The history of golden or blonde ales started in the United States in the 1970s when craft beers started to become popular. The brewers invented this style to attract American consumers, who typically preferred industrial beers. Thanks to their drinkability, these ales are still among the most appealing to the average drinker who may not feel like trying the more complex flavors of many of the craft beers.
How to drink golden ales
Blonde or golden ales immediately evoke summer thanks to their refreshing aroma. Chill them before drinking, ideally to a temperature of 45 to 50 degrees Fahrenheit. Remember to use a tulip glass to get the most out of their malty flavor. These craft beers pair well with fresh salads, fruit, German bratwurst, salmon and some cheeses like Monterey Jack, pepper jack and fontina. Looking for something more adventurous? You can pair your favorite blonde ale with falafel, hummus, sushi and certain Italian dishes.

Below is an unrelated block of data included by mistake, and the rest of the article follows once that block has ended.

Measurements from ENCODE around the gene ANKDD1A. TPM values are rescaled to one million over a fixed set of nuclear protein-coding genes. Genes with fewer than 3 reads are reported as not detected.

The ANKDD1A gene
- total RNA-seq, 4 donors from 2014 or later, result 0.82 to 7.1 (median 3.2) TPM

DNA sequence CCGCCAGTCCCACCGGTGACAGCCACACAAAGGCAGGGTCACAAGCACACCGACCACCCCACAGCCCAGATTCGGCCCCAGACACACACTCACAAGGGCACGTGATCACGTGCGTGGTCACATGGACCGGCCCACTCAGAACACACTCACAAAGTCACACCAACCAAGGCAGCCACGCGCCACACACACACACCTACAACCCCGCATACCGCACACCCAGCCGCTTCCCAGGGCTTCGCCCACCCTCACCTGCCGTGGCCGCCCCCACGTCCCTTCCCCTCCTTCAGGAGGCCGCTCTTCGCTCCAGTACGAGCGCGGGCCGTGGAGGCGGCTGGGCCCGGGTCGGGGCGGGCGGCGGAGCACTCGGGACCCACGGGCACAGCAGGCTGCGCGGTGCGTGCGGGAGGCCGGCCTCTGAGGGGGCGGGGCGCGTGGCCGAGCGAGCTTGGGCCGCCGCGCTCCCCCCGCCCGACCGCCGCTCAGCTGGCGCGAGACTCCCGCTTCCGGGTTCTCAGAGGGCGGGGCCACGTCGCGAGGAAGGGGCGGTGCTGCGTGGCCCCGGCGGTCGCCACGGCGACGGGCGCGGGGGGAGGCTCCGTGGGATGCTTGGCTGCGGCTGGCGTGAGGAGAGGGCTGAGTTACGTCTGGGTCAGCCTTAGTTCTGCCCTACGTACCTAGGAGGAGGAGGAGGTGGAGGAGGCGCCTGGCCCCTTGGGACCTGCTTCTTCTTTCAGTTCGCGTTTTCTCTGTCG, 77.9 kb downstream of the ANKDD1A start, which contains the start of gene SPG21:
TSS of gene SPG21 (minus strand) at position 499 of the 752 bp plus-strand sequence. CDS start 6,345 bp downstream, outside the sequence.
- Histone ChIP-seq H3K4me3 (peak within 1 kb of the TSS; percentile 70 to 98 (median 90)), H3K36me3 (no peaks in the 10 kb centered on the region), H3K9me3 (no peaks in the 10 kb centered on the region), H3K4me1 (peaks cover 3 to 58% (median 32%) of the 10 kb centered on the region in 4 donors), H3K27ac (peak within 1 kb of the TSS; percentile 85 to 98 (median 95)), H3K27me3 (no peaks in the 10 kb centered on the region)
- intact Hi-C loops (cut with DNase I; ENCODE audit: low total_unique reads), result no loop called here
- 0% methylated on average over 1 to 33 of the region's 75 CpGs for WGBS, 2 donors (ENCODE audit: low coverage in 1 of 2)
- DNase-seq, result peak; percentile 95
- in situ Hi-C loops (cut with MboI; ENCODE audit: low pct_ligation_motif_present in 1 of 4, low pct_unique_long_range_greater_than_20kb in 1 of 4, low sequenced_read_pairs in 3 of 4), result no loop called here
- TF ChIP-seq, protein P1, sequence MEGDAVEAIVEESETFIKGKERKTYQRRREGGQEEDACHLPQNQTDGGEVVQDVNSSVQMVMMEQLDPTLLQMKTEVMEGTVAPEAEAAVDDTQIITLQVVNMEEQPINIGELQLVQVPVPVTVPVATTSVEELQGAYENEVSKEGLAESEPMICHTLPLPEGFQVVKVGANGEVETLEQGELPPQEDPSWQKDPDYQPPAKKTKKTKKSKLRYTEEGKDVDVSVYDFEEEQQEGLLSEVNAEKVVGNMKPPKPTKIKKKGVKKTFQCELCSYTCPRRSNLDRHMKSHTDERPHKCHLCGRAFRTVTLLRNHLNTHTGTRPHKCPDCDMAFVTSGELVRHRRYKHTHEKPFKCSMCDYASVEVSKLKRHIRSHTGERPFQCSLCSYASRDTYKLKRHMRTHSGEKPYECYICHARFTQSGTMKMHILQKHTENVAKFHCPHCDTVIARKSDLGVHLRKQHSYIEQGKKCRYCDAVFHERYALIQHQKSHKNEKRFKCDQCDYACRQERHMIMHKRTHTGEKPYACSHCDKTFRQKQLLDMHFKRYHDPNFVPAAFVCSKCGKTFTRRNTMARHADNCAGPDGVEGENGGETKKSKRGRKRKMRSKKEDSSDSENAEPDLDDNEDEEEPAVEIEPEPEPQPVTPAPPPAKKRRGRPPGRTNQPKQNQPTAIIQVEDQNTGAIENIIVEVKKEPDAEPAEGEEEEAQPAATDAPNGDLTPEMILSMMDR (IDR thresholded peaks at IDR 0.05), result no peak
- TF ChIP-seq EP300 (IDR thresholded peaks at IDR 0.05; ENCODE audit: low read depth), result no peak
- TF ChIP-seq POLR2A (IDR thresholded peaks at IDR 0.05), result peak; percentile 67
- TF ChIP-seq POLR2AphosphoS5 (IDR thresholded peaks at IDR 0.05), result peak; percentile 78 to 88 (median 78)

Blonde ales have a very balanced flavor without dominating hop or malt notes. That's why they're so easy to drink. They can also feature notes of fruits, bread, biscuits, caramel and wheat, other than a hint of sweetness from the malt. They are in the 15 to 25 range in the International Bittering Units (IBU) scale, which measures the bitterness of a beer based on the hop content. Brewers use many different types of hops to make these beers, resulting in a wide choice of varieties. Blonde ales typically have a low alcohol content, from 4.1% to 5.1% alcohol by volume (ABV). With medium or high carbonation, they are among the most refreshing ales.
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